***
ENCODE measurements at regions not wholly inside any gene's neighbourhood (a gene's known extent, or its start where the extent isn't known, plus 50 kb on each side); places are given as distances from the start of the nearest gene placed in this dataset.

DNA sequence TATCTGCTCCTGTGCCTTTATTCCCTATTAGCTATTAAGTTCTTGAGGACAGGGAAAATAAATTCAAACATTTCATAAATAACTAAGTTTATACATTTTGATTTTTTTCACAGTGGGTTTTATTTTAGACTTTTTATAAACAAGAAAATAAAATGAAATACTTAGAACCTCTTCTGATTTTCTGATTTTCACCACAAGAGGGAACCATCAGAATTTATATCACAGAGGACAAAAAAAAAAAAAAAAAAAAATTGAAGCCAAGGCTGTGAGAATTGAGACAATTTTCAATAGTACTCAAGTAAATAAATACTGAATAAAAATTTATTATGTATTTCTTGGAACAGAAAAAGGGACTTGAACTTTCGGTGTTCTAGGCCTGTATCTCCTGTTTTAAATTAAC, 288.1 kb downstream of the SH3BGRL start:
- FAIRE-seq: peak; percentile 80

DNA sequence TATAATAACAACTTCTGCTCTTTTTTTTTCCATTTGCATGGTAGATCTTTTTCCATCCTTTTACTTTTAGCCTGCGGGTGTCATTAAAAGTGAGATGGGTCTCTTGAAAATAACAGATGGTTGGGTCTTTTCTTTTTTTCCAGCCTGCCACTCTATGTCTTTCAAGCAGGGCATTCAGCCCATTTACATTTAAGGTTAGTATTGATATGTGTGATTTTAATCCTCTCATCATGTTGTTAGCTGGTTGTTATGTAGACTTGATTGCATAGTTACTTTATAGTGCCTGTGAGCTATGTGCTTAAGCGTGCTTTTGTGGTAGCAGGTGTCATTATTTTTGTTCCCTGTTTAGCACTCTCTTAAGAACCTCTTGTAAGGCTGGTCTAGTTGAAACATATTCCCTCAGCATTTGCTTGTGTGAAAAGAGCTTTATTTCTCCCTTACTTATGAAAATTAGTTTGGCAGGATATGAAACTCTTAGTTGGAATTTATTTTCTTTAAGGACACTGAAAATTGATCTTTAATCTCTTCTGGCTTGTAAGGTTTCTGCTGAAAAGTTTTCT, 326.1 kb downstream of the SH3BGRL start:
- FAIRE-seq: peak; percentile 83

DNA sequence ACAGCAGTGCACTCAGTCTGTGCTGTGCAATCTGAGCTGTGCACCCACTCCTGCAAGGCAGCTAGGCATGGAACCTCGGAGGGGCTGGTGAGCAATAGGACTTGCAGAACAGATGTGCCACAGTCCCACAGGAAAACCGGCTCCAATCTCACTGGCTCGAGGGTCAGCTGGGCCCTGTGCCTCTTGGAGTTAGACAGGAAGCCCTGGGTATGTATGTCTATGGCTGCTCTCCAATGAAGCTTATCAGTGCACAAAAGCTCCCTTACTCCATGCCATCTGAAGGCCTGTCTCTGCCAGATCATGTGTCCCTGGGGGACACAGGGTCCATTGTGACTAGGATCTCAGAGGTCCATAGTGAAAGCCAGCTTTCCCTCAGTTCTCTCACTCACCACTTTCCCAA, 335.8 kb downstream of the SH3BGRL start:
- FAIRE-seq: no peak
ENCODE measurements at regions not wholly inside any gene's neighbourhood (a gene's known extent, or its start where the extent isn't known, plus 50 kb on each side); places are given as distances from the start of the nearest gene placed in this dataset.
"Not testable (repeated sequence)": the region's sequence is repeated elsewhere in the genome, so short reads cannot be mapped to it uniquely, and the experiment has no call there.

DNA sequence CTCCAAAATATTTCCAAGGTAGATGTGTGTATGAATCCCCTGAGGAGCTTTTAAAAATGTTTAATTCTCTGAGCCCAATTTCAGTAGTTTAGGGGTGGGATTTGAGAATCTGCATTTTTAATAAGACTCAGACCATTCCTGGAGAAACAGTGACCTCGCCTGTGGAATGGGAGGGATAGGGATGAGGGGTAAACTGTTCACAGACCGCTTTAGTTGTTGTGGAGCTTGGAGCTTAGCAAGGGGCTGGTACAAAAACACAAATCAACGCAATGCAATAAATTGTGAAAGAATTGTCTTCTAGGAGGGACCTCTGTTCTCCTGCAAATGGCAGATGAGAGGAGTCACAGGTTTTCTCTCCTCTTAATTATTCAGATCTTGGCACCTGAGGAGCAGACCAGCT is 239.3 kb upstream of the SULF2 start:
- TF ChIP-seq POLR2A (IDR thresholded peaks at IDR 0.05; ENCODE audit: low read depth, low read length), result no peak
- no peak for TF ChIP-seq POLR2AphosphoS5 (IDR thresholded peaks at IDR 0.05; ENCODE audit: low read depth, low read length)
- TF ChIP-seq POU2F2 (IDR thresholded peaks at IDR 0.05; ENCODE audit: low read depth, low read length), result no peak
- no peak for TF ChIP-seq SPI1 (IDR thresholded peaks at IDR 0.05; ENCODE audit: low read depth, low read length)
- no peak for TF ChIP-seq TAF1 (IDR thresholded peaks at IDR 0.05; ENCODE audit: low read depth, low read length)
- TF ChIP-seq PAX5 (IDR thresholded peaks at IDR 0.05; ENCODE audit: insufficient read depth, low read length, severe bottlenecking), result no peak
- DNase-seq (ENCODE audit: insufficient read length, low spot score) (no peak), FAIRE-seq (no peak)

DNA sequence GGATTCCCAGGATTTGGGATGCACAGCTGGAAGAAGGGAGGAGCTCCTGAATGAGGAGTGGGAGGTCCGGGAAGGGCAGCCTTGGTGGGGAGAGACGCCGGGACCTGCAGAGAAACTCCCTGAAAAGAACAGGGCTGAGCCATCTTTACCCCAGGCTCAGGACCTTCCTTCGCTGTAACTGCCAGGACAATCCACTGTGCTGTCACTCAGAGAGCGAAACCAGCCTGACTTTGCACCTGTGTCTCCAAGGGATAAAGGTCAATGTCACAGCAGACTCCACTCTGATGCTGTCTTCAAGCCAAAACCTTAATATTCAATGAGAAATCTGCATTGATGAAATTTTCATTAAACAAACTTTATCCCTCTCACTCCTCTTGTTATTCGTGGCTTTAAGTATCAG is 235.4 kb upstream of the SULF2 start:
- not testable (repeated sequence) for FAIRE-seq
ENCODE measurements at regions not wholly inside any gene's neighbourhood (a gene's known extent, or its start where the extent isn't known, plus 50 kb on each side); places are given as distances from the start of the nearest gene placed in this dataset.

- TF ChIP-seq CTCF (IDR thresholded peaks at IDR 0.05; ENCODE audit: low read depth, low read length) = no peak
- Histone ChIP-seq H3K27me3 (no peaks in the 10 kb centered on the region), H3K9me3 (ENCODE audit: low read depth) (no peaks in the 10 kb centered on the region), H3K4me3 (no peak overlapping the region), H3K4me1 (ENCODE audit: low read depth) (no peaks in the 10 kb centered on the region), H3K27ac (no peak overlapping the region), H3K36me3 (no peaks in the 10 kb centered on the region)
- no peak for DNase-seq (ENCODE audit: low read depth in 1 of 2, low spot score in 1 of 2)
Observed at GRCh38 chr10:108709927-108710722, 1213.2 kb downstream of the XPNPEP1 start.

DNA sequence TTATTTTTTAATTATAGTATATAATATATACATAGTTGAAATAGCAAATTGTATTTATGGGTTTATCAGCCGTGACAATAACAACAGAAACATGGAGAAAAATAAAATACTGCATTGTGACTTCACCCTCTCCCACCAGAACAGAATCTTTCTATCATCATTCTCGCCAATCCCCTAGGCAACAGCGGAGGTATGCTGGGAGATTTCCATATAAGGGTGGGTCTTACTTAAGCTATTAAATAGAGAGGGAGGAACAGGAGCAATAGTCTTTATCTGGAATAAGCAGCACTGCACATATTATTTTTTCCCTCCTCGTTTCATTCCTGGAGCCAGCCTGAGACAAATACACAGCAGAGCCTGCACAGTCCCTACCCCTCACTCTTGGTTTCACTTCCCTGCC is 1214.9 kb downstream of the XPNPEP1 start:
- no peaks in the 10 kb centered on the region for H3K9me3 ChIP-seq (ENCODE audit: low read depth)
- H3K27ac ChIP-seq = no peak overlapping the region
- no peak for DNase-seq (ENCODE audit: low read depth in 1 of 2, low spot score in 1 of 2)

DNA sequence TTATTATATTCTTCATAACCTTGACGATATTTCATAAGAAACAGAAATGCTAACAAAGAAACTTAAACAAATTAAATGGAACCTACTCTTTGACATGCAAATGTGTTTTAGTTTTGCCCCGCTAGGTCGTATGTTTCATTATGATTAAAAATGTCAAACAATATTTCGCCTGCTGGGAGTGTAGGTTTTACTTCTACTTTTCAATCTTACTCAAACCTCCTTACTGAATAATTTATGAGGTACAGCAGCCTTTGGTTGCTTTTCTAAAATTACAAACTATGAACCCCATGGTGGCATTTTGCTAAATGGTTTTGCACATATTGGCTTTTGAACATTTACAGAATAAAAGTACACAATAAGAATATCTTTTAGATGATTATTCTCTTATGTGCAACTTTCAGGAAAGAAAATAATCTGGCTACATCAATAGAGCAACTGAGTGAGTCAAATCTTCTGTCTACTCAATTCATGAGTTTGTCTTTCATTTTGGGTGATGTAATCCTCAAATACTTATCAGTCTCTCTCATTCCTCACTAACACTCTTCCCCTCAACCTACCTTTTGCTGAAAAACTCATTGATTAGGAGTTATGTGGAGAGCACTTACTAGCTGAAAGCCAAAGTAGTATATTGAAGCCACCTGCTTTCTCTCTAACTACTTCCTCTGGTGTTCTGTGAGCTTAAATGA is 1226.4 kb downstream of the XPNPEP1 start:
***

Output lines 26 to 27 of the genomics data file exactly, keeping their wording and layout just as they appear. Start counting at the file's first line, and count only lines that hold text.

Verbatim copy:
- no peaks in the 10 kb centered on the region for H3K9me3 ChIP-seq (ENCODE audit: low read depth)
- H3K27ac ChIP-seq = no peak overlapping the region